Varner v. MHS, Ltd.

Filing 28

MEMORANDUM (Order to follow as separate docket entry).Signed by Honorable Malachy E Mannion on 1/6/14. (bs)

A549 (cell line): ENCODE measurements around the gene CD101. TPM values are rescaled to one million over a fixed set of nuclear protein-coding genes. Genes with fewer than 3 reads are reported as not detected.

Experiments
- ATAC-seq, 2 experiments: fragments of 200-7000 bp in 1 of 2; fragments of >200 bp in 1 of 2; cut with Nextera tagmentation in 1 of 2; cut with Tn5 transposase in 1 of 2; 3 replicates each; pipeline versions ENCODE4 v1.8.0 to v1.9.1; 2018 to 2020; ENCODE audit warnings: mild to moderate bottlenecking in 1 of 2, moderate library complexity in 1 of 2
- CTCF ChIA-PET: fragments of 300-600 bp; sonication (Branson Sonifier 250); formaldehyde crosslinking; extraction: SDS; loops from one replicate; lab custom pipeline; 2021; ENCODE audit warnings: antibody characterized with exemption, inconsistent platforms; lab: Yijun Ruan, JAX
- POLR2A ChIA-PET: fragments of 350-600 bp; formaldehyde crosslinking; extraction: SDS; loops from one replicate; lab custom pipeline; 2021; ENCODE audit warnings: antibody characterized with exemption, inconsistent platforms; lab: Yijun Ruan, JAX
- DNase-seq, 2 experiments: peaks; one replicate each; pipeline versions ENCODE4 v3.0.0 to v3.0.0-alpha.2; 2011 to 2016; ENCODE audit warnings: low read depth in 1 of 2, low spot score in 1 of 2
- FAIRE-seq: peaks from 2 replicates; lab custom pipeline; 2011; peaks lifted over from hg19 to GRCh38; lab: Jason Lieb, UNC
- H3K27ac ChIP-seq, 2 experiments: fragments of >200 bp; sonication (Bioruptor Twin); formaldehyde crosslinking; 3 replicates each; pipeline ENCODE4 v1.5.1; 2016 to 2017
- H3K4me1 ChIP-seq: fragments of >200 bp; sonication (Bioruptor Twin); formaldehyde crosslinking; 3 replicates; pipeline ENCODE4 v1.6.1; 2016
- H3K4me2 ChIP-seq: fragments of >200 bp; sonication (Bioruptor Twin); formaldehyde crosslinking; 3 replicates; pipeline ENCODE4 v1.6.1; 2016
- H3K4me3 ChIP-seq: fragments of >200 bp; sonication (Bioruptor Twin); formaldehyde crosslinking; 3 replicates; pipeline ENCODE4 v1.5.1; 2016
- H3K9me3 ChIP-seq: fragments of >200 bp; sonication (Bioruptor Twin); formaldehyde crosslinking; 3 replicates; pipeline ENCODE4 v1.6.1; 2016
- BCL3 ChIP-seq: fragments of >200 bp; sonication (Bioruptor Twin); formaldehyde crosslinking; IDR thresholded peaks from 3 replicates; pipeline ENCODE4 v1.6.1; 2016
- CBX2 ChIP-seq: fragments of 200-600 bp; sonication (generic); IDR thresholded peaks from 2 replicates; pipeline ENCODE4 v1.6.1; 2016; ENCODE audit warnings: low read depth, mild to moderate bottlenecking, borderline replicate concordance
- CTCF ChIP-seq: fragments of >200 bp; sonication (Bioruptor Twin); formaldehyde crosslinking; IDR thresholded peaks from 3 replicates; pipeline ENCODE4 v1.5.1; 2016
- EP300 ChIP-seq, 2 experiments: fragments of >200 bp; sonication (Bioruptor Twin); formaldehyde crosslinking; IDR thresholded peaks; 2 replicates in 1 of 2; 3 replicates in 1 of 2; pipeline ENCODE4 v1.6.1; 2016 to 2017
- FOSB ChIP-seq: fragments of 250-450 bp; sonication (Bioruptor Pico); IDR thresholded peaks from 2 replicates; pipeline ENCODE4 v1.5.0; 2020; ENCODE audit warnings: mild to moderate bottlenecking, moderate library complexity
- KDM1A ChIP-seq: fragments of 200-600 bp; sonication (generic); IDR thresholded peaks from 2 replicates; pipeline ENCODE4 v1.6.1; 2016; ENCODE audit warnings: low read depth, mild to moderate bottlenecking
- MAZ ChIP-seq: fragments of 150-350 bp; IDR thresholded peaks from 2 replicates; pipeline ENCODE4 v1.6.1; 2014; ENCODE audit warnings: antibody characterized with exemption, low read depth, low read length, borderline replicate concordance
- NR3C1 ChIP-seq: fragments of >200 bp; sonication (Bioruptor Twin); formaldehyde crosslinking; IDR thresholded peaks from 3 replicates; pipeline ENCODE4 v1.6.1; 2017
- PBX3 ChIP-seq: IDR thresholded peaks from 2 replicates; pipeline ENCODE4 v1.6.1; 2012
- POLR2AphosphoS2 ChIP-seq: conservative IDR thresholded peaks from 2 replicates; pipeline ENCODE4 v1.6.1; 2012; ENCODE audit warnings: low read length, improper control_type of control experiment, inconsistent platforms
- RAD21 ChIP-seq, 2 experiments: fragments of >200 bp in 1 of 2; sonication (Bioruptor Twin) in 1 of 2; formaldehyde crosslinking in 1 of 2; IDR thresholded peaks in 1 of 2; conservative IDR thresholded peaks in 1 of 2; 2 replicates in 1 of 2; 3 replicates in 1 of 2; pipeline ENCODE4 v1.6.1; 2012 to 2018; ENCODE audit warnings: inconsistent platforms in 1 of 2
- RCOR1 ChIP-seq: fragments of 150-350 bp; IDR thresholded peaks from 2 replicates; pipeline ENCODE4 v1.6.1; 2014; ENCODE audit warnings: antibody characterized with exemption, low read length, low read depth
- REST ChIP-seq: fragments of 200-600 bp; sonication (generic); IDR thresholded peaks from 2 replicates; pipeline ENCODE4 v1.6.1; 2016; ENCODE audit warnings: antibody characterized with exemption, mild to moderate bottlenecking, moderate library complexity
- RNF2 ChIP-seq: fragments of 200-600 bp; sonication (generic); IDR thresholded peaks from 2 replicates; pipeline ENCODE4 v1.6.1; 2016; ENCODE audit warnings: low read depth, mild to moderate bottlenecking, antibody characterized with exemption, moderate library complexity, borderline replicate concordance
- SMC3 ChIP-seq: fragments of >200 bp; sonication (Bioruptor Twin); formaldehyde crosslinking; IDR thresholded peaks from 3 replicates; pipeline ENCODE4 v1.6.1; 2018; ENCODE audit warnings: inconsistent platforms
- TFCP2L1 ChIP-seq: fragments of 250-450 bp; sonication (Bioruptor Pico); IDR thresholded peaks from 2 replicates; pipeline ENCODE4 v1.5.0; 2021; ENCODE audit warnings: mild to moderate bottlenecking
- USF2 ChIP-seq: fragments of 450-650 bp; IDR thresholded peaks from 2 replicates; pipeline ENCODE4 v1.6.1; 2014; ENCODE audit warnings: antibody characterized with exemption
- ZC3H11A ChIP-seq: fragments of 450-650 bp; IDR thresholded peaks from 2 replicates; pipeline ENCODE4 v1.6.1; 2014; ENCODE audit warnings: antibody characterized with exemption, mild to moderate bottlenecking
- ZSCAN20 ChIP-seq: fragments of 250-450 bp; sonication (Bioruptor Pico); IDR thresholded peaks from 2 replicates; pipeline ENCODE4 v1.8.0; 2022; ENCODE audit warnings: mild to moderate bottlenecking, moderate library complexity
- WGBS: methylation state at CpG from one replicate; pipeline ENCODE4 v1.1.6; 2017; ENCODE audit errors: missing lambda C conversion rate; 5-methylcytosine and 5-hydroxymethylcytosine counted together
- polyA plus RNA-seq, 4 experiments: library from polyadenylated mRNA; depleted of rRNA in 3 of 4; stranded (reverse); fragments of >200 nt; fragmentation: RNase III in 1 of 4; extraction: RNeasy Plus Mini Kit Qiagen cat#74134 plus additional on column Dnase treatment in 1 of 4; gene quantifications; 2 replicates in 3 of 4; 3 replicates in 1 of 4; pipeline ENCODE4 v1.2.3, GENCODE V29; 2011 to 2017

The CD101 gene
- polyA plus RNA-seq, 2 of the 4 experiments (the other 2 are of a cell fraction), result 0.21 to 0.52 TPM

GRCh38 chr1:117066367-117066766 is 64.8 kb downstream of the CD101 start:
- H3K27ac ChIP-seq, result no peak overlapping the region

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UNITED STATES DISTRICT COURT MIDDLE DISTRICT OF PENNSYLVANIA ROBERT S. VARNER, : Plaintiff : v : MHS, Ltd. d/b/a Wear-Flex Slings (JUDGE MANNION) : Defendant CIVIL ACTION NO. 3:11-2138 : MEMORANDUM Pending before the court is the summary judgment motion of defendant MHS, Ltd. (Doc. No. 20). For the following reasons, defendant’s motion is GRANTED. I. PROCEDURAL BACKGROUND Plaintiff’s complaint containing claims for strict products liability, negligence, and breach of warranty was removed from the Bradford County Court of Common Pleas on November 15, 2011. (Doc. No. 1). Defendant filed the instant motion for summary judgment on May 7, 2013. Other than defendant’s instant motion, other filings in the case have been largely limited to scheduling orders and requests to extend the time frames in the scheduling orders. Specifically, plaintiff moved the court for extensions of time to complete discovery on February 27, 2013, May 16, 2013, and September 4, 2013. (Doc. Nos. 18, 24, 26). All three motions were granted. (Doc. Nos. 19, 25, 27). The court’s order of May 21, 2013 granted plaintiff an extension of time to file expert reports, and gave him until thirty days after submitting his expert reports to respond to defendant’s summary judgment motion. (Doc. No. 25). The court’s order of September 5, 2013 further extended the deadlines for completion of expert discovery, and directed plaintiff to respond to defendant’s summary judgment motion by December 15, 2013. (Doc. No. 27). Despite these extensions of time, plaintiff has not filed a response to the instant motion. II. STANDARD OF REVIEW Summary judgment is appropriate if the “pleadings, depositions, answers to interrogatories, and admissions on file, together with the affidavits, if any, show that there is no genuine issue as to any material fact and that the moving party is entitled to judgment as a matter of law.” Fed. R. Civ. P. 56(c); see also Celotex Corp. v. Catrett, 477 U.S. 317, 322-23 (1986); Turner v. Schering-Plough Corp., 901 F.2d 335, 340 (3d Cir. 1990). A factual dispute is genuine if a reasonable jury could find for the non-moving party, and is material if it will affect the outcome of the trial under governing substantive law. Anderson v. Liberty Lobby, Inc., 477 U.S. 242, 248 (1986); Aetna Casualty & Sur. Co. v. Ericksen, 903 F. Supp. 836, 838 (M.D. Pa. 1995). At the summary judgment stage, “the judge’s function is not himself to weigh the evidence and determine the truth of the matter but to determine whether there is a genuine issue for trial.” Anderson, 477 U.S. at 249 ; see also Marino v. 2 Indus. Crating Co., 358 F.3d 241, 247 (3d Cir. 2004) (a court may not weigh the evidence or make credibility determinations). Rather, the court must consider all evidence and inferences drawn therefrom in the light most favorable to the non-moving party. Andreoli v. Gates, 482 F.3d 641, 647 (3d Cir. 2007). To prevail on summary judgment, the moving party must affirmatively identify those portions of the record which demonstrate the absence of a genuine issue of material fact. Celotex, 477 U.S. at 323-24. The moving party can discharge the burden by showing that “on all the essential elements of its case on which it bears the burden of proof at trial, no reasonable jury could find for the non-moving party.” In re Bressman, 327 F.3d 229, 238 (3d Cir. 2003); see also Celotex, 477 U.S. at 325. If the moving party meets this initial burden, the non-moving party “must do more than simply show that there is some metaphysical doubt as to material facts,” but must show sufficient evidence to support a jury verdict in its favor. Boyle v. County of Allegheny, 139 F.3d 386, 393 (3d Cir. 1998) (quoting Matsushita Elec. Indus. Co. v. Zenith Radio, 475 U.S. 574, 586 (1986)). However, if the non-moving party “fails to make a showing sufficient to establish the existence of an element essential to [the non-movant’s] case, and on which [the non-movant] will bear the burden of proof at trial,” Rule 56 mandates the entry of summary judgment because such a failure “necessarily renders all other facts immaterial.” Celotex Corp., 477 U.S. at 322-23; Jakimas v. Hoffman La Roche, Inc., 485 3 F.3d 770, 777 (3d Cir. 2007). III. DISCUSSION Plaintiff’s complaint alleges that he was injured at work while using an industrial sling manufactured by defendant, and brings claims for strict products liability, negligence, and failure to warn. Plaintiff has not produced evidence to support his claims, nor has he responded to defendant’s summary judgment motion in any manner. Thus, pursuant to Local Rule 7.6, the court deems defendant’s motion unopposed. The court has nevertheless conducted an independent review of defendant’s motion and supporting documents. The arguments in defendant’s brief in support of its motion, (Doc. No. 22), are well-supported by Third Circuit and Pennsylvania case law. Defendant has additionally submitted various exhibits including the warnings that were attached to the sling in question, an expert report analyzing the failure of the sling, and depositions taken in the case. These documents reveal that there are no material questions of fact remaining in the case. Further, plaintiff has failed to submit any evidence to support its claims, and there is not sufficient evidence on which a reasonable jury could find defendant liable for plaintiff’s injury. Accordingly, defendant’s motion for summary judgment is GRANTED. 4 IV. CONCLUSION For the foregoing reasons, defendant’s motion for summary judgment is GRANTED. Judgment is entered for the defendant, and the Clerk is directed to close the case. s/ Malachy E. Mannion MALACHY E. MANNION United States District Judge Date: January 6, 2014 O:\Mannion\shared\MEMORANDA - DJ\CIVIL MEMORANDA\2011 MEMORANDA\11-2138-01.wpd 5